From 9/11’s ashes, a new world took shape. It did not last.

Activists of Pakistan militant religious parties stand with a banner which reads, “Americans, think why you are hated all over the world,” during a rally in Islamabad, Pakistan Sept. 15, 2001, to condemn possible U.S. attacks on neighboring Afghanistan. (AP Photo/B.K. Bangash, File)

FILE - In this March 11, 2004 file photo, rescue workers cover bodies alongside a bomb-damaged passenger train, following a number of explosions in Madrid, Spain, which killed more than 170 rush-hour commuters and wounded more than 500 in Spain's worst terrorist attack ever. An Al-Qaida-linked group that claimed responsibility for the Madrid train bombings warned European nations that they have only two weeks to withdraw troops from Iraq or face the consequences, a pan-Arab newspaper reported Friday, July 2, 2004. (AP Photo/Paul White, File)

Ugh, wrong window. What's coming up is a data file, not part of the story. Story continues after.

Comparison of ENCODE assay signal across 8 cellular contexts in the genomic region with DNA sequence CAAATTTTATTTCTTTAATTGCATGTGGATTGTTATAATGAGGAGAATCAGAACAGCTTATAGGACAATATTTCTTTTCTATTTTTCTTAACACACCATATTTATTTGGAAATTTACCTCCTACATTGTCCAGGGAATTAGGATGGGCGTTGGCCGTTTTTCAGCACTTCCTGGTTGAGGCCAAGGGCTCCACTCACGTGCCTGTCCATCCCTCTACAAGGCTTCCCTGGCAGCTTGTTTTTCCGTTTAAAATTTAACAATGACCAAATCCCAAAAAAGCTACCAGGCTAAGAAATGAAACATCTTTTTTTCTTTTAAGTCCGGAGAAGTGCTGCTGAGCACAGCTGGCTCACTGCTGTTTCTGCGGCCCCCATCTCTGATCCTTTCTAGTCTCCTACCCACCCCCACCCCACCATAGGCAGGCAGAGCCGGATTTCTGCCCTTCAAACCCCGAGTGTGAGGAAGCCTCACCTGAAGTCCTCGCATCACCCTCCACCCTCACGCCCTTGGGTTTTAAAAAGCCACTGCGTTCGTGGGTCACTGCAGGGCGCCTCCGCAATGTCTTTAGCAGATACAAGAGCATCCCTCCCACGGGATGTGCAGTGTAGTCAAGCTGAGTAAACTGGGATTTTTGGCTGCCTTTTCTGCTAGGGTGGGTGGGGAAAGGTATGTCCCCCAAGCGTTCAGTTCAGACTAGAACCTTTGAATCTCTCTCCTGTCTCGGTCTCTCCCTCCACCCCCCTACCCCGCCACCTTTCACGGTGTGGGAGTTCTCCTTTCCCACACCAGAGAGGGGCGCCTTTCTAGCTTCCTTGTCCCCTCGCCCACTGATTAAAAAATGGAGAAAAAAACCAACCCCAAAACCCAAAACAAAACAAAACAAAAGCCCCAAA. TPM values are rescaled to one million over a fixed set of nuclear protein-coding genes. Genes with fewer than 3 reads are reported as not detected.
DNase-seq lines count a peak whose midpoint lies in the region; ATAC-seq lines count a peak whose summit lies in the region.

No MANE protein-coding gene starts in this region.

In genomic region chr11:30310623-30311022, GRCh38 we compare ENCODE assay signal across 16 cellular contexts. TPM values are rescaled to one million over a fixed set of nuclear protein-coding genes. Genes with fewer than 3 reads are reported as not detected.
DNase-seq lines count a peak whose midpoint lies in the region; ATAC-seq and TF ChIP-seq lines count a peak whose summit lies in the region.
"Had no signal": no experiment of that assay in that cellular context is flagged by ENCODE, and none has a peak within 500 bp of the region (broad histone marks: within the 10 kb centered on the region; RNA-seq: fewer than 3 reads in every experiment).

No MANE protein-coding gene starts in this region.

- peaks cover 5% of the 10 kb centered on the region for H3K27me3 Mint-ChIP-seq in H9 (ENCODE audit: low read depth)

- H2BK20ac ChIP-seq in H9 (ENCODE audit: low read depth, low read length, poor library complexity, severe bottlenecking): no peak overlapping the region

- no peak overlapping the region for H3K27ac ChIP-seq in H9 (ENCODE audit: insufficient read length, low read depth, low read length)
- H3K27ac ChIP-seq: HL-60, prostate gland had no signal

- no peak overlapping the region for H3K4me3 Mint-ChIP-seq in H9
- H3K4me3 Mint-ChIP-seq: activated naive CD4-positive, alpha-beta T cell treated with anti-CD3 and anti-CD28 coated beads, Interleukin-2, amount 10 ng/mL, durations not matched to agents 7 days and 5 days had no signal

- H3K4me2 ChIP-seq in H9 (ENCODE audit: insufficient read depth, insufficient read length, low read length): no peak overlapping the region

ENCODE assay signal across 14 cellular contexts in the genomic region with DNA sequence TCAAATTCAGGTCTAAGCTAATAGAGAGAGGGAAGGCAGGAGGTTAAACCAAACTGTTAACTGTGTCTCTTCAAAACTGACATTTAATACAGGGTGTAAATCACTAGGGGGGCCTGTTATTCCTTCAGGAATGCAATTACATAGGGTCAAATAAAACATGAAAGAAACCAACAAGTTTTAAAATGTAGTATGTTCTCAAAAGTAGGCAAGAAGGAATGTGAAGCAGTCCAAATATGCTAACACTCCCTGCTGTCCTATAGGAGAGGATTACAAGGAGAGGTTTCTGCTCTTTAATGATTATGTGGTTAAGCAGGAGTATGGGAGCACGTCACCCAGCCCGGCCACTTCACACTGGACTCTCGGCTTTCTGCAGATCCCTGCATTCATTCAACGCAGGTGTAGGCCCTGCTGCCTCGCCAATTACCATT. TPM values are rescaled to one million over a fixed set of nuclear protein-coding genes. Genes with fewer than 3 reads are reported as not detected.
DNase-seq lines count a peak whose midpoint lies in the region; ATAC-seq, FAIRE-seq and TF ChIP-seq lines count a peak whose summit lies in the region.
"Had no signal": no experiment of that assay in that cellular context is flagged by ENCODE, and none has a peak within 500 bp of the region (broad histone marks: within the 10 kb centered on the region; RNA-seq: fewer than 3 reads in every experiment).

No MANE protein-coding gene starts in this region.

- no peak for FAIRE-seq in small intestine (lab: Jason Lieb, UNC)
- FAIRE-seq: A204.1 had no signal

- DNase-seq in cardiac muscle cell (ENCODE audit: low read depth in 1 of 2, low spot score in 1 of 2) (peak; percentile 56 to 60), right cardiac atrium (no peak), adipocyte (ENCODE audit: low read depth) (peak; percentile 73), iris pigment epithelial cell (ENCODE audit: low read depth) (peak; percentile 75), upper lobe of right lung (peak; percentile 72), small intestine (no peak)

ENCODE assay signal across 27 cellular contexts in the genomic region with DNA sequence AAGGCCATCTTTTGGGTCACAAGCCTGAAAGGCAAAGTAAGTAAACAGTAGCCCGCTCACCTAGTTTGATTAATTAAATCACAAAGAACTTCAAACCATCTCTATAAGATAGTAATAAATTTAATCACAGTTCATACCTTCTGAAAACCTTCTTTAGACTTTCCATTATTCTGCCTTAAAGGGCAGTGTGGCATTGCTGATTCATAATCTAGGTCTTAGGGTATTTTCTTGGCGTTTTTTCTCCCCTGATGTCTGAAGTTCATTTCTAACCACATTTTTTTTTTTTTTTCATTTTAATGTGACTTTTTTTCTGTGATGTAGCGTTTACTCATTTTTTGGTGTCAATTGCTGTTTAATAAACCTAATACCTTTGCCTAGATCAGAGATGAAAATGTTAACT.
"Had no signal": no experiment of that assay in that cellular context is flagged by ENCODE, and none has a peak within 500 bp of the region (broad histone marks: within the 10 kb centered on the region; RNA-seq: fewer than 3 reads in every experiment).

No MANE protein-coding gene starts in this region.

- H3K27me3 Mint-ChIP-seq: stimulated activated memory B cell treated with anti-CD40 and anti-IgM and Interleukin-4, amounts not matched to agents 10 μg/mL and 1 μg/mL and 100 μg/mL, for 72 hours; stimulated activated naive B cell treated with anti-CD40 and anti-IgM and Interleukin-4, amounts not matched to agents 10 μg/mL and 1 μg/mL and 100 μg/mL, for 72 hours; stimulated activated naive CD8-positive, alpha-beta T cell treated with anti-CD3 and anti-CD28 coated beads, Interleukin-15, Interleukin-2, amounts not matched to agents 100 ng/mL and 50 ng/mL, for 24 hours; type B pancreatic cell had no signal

Liberty County resident M. Timonthy Elder, Sr. repositions one of his wind-blown U.S. flags Sept. 13, 2001, in Bristol, Fla. (AP Photo/Phil Coale, File)

A member of the St. Louis County Police Department points his weapon in the direction of a group of protesters Aug. 13, 2014, in Ferguson, Mo. (AP Photo/Jeff Roberson, File)

Iraqi civilians and U.S. soldiers pull down a statue of Saddam Hussein in downtown Baghdad, in this April 9, 2003 file photo. The U.S. invaded Iraq on false claims that Hussein was hiding weapons of mass destruction. (AP Photo/Jerome Delay, File)

U.S. Marines from the 24th Marine Expeditionary Unit try to take shelter from a sand storm at forward operating base Dwyer in the Helmand province of southern Afghanistan on May 7, 2008. (AP Photo/David Guttenfelder, File)

In the ghastly rubble of ground zero’s fallen towers 20 years ago, Hour Zero arrived, a chance to start anew.